Newly Reported Waymo Crash Shows 'A Huge Risk' Of Human Error

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In short: One of Waymo’s self-driving Chrysler Pacifica minivans crashed this June after its backup driver not only fell asleep but managed to disengage the autopilot in doing so, The Information reports, citing sources familiar with the previously unreported incident. The vehicle crashed into a highway median as the idle driver accidentally touched its gas pedal, consequently activating its manual controls, albeit without waking up. The car withstood moderate damage and the person responsible for the crash isn’t employed by the company any longer, one insider claims.

Another source asserted that “a single bored human…with no monitoring and no backup is obviously a huge risk and criticized the Google spinoff for not doing “more” to address the human error risk, especially given how its executives talked about avoiding precisely such scenarios in the past. Waymo’s backup drivers in Phoenix, Arizona, work in pairs to mitigate the chances of similar accidents. Following the June incident, the company’s self-driving unit gathered its safety engineers to discuss the matter and claim they’re free to pause their work whenever they feel they need a rest. As most of its backup drivers are contractors working for between $20 and $25 per hour, they’re not inclined to take many breaks during their 35-hour work weeks, the report suggests. The financial incentive is the main factor pushing them to work more as Waymo’s managers are instructed not to base their performance reviews on mileage, insiders claim.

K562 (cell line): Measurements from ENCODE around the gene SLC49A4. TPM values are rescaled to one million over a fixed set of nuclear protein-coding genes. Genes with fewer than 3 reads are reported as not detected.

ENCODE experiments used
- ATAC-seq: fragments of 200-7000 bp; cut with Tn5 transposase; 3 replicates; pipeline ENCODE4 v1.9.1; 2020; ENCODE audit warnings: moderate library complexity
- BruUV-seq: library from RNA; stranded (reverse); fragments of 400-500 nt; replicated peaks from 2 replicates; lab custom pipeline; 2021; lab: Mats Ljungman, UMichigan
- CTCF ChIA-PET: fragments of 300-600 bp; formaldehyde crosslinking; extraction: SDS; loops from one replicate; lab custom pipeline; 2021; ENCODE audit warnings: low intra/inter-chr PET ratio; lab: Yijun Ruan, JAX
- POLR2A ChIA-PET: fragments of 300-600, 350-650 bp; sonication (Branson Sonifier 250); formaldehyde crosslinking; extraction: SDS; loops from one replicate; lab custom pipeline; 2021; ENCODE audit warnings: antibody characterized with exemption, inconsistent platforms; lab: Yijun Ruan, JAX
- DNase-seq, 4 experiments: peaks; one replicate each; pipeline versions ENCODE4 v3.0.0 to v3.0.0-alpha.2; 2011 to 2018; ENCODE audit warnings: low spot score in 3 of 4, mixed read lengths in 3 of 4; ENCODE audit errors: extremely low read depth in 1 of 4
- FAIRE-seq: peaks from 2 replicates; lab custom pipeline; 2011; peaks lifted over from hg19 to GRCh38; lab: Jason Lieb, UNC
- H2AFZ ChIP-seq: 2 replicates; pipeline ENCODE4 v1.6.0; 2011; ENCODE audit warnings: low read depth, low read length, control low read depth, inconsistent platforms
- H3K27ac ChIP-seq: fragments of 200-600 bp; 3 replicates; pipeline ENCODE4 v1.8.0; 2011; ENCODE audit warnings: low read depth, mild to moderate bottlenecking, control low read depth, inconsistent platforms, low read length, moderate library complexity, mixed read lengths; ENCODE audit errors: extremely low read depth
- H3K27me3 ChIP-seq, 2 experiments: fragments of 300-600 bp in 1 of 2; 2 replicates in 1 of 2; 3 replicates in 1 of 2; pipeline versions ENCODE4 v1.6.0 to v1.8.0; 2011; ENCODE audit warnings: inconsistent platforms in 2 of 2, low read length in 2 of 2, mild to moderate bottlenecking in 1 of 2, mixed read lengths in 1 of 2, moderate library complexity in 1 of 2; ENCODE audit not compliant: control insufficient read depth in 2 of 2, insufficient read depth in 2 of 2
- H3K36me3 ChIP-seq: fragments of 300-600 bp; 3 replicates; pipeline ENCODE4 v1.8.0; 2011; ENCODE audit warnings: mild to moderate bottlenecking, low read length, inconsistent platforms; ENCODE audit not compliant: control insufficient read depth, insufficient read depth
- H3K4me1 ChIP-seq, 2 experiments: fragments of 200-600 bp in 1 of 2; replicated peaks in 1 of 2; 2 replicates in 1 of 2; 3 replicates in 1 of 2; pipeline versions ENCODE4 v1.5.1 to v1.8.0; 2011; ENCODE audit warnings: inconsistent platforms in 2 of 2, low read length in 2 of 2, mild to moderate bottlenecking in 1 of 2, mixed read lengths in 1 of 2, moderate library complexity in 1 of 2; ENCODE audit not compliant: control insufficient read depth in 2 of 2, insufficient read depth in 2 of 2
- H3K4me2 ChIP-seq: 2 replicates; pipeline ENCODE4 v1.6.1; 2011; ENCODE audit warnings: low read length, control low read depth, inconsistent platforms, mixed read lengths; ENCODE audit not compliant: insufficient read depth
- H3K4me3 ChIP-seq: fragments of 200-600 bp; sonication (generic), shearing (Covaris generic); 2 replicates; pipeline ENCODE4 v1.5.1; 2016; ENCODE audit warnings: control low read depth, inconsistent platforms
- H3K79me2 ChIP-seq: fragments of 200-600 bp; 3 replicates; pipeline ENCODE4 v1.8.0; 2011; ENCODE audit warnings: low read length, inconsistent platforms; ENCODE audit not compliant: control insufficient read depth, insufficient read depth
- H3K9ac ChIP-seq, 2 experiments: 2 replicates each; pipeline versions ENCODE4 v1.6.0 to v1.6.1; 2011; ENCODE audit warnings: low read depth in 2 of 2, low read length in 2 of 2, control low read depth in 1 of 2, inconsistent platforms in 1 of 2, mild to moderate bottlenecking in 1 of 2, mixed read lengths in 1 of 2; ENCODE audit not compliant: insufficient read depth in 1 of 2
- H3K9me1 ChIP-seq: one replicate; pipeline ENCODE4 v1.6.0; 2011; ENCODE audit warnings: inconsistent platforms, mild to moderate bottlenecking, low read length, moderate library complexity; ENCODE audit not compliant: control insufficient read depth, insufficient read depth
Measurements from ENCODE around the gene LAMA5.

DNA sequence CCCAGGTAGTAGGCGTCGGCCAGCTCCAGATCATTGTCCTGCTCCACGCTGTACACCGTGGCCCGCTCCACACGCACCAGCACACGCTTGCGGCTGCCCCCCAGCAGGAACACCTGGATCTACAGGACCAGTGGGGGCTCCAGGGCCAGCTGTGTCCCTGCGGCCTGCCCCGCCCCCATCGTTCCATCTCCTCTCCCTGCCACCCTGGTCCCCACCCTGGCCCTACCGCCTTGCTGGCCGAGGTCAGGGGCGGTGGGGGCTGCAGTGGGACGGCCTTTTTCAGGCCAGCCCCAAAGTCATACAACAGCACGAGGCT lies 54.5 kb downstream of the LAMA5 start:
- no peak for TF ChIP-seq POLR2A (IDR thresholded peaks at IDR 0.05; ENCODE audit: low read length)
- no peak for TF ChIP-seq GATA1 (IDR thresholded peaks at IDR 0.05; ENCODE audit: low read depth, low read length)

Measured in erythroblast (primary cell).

Background: The existence of the newly reported incident was revealed shortly after other sources claimed Waymo’s self-driving fleet is still struggling with the very basics of traffic participation such as unprotected left turns and maintaining speed without making sudden maneuvers due to false positive hazard readings such as floating bags. Despite those issues, the company that started as a Google moonshot project is widely believed to have access to the most advanced self-driving algorithms in the world, with its individual valuation presently hovering around $177 billion.


Impact: Waymo is believed to have already revamped its safety driver policies in order to account for the June incident, though the human error factor remains a significant hindrance to its efforts to test its still-far-from-perfect autonomous driving technologies. As seen on the example of Uber whose self-driving Volvo XC90 SUV killed a pedestrian in Tempe earlier this year while its backup driver was distracted, the technology industry still has ways to go until it’s able to commercialize solutions that can be described as secure.